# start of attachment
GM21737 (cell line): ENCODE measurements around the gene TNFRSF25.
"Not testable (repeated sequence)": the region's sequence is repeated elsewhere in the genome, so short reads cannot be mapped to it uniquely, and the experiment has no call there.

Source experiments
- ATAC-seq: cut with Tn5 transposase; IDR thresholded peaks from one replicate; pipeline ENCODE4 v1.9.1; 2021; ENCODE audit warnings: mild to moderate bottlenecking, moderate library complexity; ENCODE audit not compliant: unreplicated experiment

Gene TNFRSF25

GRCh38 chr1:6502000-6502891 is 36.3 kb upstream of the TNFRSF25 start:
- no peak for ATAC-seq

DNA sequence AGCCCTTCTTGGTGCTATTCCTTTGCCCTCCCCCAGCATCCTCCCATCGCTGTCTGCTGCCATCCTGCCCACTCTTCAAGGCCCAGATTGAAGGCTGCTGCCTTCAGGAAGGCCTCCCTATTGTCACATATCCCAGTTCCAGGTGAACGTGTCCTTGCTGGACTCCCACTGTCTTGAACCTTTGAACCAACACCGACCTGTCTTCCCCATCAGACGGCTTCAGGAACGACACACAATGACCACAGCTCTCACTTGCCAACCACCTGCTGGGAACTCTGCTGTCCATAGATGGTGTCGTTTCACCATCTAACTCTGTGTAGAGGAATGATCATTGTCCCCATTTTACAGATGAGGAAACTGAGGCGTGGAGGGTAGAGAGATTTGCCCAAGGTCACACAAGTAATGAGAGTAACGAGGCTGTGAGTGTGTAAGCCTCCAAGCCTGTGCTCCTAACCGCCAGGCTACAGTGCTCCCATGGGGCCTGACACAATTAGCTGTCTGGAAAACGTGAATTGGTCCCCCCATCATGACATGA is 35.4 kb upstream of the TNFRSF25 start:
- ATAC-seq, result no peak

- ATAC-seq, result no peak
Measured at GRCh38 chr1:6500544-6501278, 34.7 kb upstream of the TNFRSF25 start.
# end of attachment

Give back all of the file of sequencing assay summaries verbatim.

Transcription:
GM21737 (cell line): ENCODE measurements around the gene TNFRSF25.
"Not testable (repeated sequence)": the region's sequence is repeated elsewhere in the genome, so short reads cannot be mapped to it uniquely, and the experiment has no call there.

Source experiments
- ATAC-seq: cut with Tn5 transposase; IDR thresholded peaks from one replicate; pipeline ENCODE4 v1.9.1; 2021; ENCODE audit warnings: mild to moderate bottlenecking, moderate library complexity; ENCODE audit not compliant: unreplicated experiment

Gene TNFRSF25

GRCh38 chr1:6502000-6502891 is 36.3 kb upstream of the TNFRSF25 start:
- no peak for ATAC-seq

DNA sequence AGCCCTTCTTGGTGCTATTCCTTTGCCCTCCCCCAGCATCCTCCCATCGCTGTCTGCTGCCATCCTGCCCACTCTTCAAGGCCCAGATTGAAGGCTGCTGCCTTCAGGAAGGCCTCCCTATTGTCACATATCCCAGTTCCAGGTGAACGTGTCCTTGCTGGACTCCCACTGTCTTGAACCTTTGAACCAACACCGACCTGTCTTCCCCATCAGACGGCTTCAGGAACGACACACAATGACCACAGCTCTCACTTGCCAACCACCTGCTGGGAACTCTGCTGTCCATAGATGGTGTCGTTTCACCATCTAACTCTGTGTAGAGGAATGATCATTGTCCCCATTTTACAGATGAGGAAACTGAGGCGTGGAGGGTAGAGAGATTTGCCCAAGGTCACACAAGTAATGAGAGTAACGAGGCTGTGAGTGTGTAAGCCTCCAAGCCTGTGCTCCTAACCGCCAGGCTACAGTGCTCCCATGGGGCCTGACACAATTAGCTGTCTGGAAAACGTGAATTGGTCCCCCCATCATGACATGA is 35.4 kb upstream of the TNFRSF25 start:
- ATAC-seq, result no peak

- ATAC-seq, result no peak
Measured at GRCh38 chr1:6500544-6501278, 34.7 kb upstream of the TNFRSF25 start.